Pathfinder has a whole series of rules around damaging objects of objects.

It seems like the basic premise is that people's gear is protected along with them and does not really suffer independent damage. This makes sense and seems easy to administer.

But what about Fireballs? 11th level + Maximize Feat = 60 damage.

Energy attacks deal half damage to most objects.

Even with half damage that Fireball would:

  • destroy every wooden door and and 2" of wood
  • ruin or break every non-magical item
  • melt off 1" of stone

Three part question:

  1. Are there any common counters to this? How does the evil villain prevent his lab from evaporating in smoke when the heroes trigger the fireball trap? How does a Red Dragon not melt the coins in his hoard?
  2. Is there an easy way to track this? Are we basically just treating objects like creatures?
  3. How does this get regulated in the world? A mage at this level is capable of razing a city block or blowing out 4 story wooden buildings. A game world is probably not swimming in 11th level mages, but they are clearly roaming the world. So how do kingdoms regulate these living cannons?

Lots of questions here, any insight / experience appreciated.

  • 1
    \$\begingroup\$ The rules are silent on this, so far as I'm aware. Many GMs ignore gross architectural damage caused by AoE spells as a way of keeping things simple; Me, I tell my players from the get-go that it'll be in full effect. As a consequence, the mages in the party are very, very careful not to cast burning hands indoors... \$\endgroup\$ – GMJoe Feb 14 '14 at 6:31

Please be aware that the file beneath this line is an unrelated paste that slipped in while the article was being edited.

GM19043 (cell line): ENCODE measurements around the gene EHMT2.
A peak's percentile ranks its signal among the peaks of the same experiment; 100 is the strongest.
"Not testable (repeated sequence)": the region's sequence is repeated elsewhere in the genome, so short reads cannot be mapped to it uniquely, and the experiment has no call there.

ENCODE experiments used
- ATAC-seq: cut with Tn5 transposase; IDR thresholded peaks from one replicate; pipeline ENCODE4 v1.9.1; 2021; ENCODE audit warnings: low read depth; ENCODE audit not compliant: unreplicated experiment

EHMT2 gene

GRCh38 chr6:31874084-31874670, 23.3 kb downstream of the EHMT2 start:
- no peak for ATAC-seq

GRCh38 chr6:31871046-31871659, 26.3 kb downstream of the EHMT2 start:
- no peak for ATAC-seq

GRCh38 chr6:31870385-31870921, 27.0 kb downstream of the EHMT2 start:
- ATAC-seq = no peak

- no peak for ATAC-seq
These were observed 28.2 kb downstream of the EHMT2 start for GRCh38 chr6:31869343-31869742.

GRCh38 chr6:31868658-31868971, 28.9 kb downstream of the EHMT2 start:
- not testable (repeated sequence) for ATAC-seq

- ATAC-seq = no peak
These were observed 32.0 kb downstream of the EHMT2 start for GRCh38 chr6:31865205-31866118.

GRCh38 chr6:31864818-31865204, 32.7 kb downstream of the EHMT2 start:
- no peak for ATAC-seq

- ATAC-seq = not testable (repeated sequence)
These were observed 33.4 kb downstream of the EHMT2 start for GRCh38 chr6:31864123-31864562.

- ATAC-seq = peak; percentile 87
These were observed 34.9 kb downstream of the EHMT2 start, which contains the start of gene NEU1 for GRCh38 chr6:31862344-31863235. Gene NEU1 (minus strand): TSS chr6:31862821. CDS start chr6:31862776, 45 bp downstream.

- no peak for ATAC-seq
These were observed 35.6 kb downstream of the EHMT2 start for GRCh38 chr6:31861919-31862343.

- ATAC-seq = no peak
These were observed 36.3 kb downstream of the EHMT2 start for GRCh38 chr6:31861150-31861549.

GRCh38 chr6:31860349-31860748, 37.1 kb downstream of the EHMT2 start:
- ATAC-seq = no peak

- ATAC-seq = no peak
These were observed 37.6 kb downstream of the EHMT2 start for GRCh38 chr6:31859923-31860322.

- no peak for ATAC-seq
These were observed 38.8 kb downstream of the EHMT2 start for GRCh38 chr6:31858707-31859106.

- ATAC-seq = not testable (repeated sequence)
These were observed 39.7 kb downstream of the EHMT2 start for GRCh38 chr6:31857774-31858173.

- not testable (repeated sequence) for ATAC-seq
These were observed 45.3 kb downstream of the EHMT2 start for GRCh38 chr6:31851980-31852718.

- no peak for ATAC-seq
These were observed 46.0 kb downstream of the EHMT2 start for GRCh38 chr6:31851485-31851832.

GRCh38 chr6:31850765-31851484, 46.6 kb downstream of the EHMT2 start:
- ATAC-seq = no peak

• 2
    \$\begingroup\$ As for how settings deal with magic users, this question (rpg.stackexchange.com/questions/8048/…) is a fascinating read - especially the top answer! \$\endgroup\$ – GMJoe Feb 14 '14 at 6:32
  • \$\begingroup\$ It would be nice if I had a proper citation, but there was a Dragon magazine article on just the very subject of damaging items with area-effect spells. A party decides to use a Fireball to take out a dragon (presumably not a red one) sitting on its horde and the rest of the article was about how the players will have to deal with exploded potions, ashed scrolls, and a huge lump of cooling liquid gold. As for how to regulate it, probably the same way that we regulate dynamite. Mostly, you trust people, but if it starts being a problem, material components might get limited. \$\endgroup\$ – Sean Duggan Feb 14 '14 at 17:54
  • \$\begingroup\$ @SeanDuggan "no bat dung for you" only works if no one has Eschew Materials. Given that it's a free feat for sorcerers, that probably won't work. \$\endgroup\$ – Gates VP Feb 14 '14 at 18:36
  • \$\begingroup\$ Hey, you probably need to narrow this question down - especially #3 is completely different. \$\endgroup\$ – mxyzplk Feb 14 '14 at 22:41
  1. Antimagic field on valuables. Store valuables in a vault. Don't put a fireball trap on your valuables.
  2. Sort of, basically anything non magical is likely destroyed, otherwise, no, it's going to require some bookkeeping.
  3. Fantasy worlds are fantasy... Lots to consider.

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